Jim Tittle February 11th, 2011 12:10 PM

Hopefully, someone at Zacuto is reading this thread and working on some sort of lead shield that will mitigate this problem. Bright yellow. Banana yellow.

Alister Chapman February 11th, 2011 12:47 PM

Lead does not stop cosmic rays. Hydrogen absorbs them (or something like that) which is why the atmosphere reduces thier effect. There's an extended thread on this here: http://www.dvinfo.net/forum/home-awa...revention.html

Brian McKenna February 11th, 2011 08:03 PM

i had a replacement harddrive reading out jumbled data once. phoned tech-support and after ruling out a number of causes they suggested that relatively high sunspot activity could be the cause.
...turned out to be a bad cable.

Carlos Molina February 12th, 2011 01:58 PM

Quote:

Originally Posted by Alister Chapman (Post 1617135)
It's even been speculated that Toyota's problems with cars randomly accelerating has been caused by cosmic rays flipping data bits in the controllers for the engine.

Alister, I just read that this hypothesis was disconfirmed. A recent report by NASA and the National Highway Traffic Safety Administration claimed that the unintended acceleration in Toyota vehicles was rooted in mechanical flaws rather than electronic defects. The report found "no causes for the unintended acceleration incidents other than sticking accelerator pedals and floor mats that jammed the pedals down." Those were the causes Toyota had identified. NASA studied whether electromagnetic interference may have caused unintended acceleration, which may be linked to 89 deaths in 71 crashes since 2000, according to the safety agency. NASA investigators used Chrysler Group LLC's test facility in Michigan for its vehicle testing work, and bombarded vehicles with electromagnetic radiation to test the potential effects on the car's circuitry.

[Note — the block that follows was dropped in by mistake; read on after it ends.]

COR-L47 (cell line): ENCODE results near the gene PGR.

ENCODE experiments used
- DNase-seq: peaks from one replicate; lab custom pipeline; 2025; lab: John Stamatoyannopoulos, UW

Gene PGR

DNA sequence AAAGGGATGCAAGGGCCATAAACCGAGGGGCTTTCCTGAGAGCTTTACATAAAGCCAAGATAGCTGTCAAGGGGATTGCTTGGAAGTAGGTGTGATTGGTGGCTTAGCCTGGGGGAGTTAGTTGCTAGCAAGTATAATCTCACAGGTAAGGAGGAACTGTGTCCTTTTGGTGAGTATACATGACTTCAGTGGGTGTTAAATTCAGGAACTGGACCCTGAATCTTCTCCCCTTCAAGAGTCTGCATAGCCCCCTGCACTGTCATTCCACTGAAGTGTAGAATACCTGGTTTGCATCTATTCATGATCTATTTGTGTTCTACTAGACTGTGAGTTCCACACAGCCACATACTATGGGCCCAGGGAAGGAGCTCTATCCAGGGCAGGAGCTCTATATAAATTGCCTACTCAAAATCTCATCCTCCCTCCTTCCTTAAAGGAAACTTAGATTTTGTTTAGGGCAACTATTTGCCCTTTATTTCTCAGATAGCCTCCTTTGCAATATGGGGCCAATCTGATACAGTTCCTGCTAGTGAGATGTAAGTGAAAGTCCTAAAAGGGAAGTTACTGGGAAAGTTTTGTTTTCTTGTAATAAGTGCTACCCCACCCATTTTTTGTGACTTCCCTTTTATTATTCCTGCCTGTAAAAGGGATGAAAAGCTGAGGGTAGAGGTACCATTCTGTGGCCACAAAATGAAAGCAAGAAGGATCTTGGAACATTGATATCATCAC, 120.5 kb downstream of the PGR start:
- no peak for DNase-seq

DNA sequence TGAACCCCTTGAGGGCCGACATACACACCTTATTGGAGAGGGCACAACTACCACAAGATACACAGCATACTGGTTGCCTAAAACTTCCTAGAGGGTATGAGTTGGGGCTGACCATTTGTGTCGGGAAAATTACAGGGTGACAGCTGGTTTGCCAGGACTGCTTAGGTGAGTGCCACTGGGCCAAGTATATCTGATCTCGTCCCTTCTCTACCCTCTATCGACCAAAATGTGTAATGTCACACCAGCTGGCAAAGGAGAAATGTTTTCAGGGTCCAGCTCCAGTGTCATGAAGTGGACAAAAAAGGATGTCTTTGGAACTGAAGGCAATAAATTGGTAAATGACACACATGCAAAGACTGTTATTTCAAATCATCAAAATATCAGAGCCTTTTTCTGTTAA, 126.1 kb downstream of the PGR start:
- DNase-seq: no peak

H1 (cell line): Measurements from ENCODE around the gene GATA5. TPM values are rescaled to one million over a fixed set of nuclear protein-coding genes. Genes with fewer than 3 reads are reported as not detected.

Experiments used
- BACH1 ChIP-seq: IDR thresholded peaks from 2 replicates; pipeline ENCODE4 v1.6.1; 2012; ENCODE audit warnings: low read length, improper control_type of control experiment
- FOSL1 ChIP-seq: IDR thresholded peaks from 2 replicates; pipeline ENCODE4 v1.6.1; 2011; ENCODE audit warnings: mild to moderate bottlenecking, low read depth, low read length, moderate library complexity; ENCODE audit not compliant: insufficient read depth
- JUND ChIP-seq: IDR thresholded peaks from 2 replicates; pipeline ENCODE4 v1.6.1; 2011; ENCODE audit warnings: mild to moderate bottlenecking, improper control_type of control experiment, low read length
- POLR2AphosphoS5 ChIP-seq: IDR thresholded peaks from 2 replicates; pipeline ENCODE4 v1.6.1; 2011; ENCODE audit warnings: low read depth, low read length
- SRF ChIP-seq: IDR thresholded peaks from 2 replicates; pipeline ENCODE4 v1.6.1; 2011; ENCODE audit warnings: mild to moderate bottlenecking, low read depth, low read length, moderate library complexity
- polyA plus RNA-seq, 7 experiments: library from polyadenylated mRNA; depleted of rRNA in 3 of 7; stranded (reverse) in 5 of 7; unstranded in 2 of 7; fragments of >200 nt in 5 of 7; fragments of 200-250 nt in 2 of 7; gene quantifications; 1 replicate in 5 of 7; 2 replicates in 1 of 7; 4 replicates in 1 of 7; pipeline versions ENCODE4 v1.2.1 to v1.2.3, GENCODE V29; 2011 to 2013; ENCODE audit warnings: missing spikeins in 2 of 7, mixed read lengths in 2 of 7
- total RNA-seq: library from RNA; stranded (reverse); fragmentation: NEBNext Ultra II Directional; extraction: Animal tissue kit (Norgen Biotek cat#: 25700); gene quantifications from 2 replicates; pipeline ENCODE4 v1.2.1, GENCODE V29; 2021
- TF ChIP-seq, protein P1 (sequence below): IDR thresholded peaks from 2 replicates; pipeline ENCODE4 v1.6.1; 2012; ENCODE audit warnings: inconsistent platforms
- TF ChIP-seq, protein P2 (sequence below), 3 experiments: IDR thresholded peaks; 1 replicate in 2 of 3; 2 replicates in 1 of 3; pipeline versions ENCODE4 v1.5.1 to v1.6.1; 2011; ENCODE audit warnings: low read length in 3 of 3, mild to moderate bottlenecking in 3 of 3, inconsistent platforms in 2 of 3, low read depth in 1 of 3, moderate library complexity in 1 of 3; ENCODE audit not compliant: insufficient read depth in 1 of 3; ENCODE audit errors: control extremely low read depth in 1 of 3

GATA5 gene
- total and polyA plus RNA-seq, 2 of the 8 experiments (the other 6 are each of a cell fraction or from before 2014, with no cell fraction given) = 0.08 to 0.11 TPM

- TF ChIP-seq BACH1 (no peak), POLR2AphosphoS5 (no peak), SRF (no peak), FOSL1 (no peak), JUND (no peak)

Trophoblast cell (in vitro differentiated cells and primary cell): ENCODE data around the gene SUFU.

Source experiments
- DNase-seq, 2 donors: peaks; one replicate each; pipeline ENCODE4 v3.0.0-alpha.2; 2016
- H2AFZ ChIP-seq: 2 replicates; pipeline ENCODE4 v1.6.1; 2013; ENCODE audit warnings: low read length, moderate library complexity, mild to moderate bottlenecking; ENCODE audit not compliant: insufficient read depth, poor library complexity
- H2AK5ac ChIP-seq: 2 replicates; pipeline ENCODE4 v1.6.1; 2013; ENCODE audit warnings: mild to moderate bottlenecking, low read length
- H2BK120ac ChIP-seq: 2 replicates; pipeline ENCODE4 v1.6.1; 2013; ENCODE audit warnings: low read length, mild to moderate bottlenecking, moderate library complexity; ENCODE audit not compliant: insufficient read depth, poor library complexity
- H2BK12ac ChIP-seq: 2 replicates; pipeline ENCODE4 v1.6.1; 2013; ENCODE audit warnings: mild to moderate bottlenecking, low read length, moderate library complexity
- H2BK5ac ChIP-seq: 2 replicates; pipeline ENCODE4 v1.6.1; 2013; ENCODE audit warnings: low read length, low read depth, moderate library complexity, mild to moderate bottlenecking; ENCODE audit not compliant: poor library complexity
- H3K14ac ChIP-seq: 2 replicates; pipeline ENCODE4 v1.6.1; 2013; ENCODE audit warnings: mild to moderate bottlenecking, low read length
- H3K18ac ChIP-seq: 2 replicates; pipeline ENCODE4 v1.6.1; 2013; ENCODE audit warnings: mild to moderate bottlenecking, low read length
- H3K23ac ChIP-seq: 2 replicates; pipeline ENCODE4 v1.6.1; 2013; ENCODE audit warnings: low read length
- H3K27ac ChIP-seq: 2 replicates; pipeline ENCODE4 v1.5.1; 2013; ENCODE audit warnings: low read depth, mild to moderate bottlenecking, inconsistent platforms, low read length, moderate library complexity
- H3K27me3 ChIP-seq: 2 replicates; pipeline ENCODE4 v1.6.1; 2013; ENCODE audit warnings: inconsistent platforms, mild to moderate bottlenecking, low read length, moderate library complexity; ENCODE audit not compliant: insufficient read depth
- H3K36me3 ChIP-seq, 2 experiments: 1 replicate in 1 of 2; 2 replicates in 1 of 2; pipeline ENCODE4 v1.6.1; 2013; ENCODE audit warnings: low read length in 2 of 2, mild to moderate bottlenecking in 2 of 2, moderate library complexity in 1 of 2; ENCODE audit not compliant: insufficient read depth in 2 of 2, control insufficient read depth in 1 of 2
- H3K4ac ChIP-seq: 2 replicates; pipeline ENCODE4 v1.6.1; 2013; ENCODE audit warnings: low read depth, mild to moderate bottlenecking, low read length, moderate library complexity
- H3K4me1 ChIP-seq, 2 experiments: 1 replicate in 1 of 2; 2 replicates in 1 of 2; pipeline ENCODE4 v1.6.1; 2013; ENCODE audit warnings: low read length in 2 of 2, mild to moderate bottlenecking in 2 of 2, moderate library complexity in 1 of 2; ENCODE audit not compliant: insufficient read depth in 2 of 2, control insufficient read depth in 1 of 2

Toyota problems were mechanical, study says

Alan Emery February 12th, 2011 05:28 PM

Kind of a fun topic.

Primary cosmic rays -- the type we most often hear about are actually not "rays" they originate as particles: mostly protons (nearly 90%) helium nuclei (9%) and electrons (1%) and some other smaller parts. Because the particles are magnetically charged, much of the cosmic "rays" are deflected before they get to the atmosphere. They get concentrated at the poles because they follow the magnetic fields and we sometimes see the effect as aurora borealis or australis.